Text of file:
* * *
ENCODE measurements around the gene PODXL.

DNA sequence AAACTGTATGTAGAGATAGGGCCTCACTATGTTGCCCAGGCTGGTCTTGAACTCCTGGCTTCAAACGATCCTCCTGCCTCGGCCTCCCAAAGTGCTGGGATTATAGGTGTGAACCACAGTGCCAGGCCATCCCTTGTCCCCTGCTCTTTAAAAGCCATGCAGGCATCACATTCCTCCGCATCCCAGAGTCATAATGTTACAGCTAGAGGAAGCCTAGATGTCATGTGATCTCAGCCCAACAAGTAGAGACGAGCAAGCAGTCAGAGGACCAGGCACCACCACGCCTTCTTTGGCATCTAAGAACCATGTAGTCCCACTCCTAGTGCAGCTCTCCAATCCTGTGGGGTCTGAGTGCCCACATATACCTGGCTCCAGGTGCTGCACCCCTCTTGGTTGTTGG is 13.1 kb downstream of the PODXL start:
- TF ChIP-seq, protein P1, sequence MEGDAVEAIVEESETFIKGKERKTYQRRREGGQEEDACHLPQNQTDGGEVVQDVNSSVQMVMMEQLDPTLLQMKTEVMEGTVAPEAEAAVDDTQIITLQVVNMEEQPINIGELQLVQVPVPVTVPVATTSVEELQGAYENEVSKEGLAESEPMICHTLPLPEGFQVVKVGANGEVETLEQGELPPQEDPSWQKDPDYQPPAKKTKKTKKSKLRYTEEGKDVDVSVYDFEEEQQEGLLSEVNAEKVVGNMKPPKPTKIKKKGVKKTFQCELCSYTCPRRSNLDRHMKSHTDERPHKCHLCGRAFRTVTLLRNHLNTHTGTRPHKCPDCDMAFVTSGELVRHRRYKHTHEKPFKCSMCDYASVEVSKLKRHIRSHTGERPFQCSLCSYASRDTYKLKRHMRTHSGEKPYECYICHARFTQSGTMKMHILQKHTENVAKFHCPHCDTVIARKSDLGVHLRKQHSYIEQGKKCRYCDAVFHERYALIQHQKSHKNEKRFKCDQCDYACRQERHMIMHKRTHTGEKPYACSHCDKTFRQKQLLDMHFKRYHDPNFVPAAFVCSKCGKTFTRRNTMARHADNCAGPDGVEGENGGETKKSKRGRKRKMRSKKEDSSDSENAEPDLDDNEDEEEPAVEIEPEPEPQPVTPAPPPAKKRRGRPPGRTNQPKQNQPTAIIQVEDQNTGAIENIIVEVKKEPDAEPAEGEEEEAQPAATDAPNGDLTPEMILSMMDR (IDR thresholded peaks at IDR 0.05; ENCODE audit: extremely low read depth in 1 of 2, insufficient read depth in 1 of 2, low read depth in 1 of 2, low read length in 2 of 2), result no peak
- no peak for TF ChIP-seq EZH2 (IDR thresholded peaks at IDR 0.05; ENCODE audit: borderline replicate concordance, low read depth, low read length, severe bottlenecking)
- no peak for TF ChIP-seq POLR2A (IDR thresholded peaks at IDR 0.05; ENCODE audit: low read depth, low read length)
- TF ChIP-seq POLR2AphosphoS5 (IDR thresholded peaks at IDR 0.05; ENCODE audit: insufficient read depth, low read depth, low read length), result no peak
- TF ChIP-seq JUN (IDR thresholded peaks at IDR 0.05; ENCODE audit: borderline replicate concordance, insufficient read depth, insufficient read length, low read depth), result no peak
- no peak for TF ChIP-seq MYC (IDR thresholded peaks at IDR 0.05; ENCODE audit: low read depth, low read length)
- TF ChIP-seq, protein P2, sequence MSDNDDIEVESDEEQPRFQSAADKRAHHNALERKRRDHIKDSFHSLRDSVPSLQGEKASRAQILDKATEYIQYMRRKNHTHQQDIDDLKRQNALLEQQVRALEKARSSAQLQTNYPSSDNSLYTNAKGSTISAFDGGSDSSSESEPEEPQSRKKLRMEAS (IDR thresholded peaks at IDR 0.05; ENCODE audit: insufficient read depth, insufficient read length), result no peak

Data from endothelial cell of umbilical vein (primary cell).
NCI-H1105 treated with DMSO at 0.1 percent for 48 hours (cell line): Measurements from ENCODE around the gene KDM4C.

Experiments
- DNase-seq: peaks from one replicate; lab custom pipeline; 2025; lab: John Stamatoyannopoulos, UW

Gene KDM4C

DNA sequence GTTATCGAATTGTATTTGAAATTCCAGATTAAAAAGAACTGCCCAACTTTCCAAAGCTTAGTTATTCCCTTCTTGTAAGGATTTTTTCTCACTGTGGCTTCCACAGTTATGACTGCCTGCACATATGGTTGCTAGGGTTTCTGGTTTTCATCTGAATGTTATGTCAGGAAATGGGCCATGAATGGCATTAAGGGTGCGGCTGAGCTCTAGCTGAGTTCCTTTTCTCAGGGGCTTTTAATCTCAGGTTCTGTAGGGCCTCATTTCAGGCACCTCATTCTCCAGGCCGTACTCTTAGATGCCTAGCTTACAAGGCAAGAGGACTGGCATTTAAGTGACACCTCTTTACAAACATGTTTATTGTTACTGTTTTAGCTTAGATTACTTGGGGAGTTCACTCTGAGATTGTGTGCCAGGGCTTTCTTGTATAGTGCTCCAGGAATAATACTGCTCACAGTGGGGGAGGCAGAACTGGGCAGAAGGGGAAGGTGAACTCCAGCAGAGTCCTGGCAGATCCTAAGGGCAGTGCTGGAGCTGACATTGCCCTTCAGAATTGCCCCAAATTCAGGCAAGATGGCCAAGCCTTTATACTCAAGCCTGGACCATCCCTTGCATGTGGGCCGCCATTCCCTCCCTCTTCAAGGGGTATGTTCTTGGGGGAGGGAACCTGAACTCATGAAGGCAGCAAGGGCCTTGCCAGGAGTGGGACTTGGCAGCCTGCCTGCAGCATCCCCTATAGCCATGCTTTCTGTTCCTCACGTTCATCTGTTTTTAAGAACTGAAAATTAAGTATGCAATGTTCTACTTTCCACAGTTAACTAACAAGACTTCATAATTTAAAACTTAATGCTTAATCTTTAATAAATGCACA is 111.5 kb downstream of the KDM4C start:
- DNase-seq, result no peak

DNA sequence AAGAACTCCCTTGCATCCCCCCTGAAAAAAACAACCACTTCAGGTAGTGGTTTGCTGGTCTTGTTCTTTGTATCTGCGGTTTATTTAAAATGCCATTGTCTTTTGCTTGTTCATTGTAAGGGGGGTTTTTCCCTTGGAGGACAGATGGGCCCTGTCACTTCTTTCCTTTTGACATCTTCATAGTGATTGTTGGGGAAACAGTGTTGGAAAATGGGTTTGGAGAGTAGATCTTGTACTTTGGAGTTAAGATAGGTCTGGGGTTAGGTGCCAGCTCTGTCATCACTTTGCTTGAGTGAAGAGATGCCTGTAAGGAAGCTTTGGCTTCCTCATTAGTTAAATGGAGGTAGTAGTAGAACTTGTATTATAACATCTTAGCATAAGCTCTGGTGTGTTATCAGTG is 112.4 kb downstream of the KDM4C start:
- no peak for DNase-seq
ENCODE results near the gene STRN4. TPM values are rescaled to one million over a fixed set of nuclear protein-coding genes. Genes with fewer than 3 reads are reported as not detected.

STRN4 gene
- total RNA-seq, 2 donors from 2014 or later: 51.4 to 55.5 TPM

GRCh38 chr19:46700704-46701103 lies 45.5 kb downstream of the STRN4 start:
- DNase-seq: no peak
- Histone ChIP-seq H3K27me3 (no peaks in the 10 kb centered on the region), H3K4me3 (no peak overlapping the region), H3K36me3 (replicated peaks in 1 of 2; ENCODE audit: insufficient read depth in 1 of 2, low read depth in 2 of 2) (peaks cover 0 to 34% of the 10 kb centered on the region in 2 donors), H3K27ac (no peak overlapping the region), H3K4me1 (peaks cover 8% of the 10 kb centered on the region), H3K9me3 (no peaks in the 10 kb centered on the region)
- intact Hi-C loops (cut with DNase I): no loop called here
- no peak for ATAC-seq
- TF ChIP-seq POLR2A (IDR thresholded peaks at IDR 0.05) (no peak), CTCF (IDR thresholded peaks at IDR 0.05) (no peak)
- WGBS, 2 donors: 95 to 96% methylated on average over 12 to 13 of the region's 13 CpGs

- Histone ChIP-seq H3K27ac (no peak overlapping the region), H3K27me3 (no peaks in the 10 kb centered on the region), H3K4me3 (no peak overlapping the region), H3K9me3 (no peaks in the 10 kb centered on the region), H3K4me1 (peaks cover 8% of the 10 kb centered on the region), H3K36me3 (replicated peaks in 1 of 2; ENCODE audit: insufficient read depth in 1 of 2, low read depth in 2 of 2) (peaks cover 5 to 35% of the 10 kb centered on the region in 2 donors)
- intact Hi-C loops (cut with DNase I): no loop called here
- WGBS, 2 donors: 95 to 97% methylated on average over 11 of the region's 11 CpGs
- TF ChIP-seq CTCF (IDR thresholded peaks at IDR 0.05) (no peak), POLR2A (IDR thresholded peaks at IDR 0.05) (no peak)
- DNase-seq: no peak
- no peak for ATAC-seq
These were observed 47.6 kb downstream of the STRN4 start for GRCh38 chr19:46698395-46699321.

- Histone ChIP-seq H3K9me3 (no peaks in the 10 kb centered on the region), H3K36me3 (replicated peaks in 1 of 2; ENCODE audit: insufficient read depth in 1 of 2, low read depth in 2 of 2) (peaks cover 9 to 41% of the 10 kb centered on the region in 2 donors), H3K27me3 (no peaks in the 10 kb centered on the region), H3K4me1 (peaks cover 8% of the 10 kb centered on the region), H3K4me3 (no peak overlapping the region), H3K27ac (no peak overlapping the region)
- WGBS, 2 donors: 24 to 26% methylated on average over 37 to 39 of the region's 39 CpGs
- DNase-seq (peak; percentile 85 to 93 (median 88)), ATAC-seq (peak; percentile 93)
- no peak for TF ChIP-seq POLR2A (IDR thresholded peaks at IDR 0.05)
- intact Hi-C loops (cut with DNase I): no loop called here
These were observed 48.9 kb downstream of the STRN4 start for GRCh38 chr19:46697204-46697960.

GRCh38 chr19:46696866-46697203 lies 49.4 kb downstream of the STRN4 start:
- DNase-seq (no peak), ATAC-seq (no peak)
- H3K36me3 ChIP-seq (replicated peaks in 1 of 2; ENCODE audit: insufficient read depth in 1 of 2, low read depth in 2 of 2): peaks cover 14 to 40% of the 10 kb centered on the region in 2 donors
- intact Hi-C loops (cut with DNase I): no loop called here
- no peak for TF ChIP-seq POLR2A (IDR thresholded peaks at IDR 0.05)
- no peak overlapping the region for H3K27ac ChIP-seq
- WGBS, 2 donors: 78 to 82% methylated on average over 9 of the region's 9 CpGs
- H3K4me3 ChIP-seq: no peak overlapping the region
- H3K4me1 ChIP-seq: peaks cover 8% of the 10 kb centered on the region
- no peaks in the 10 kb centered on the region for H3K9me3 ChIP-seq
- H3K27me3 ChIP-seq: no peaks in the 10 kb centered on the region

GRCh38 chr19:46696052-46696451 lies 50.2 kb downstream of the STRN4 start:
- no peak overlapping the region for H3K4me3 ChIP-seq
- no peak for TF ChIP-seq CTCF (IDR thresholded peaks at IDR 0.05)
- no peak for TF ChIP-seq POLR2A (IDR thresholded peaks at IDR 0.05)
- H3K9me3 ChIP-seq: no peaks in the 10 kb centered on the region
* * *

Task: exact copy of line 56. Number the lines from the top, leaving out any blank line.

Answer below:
- no peak for TF ChIP-seq POLR2A (IDR thresholded peaks at IDR 0.05)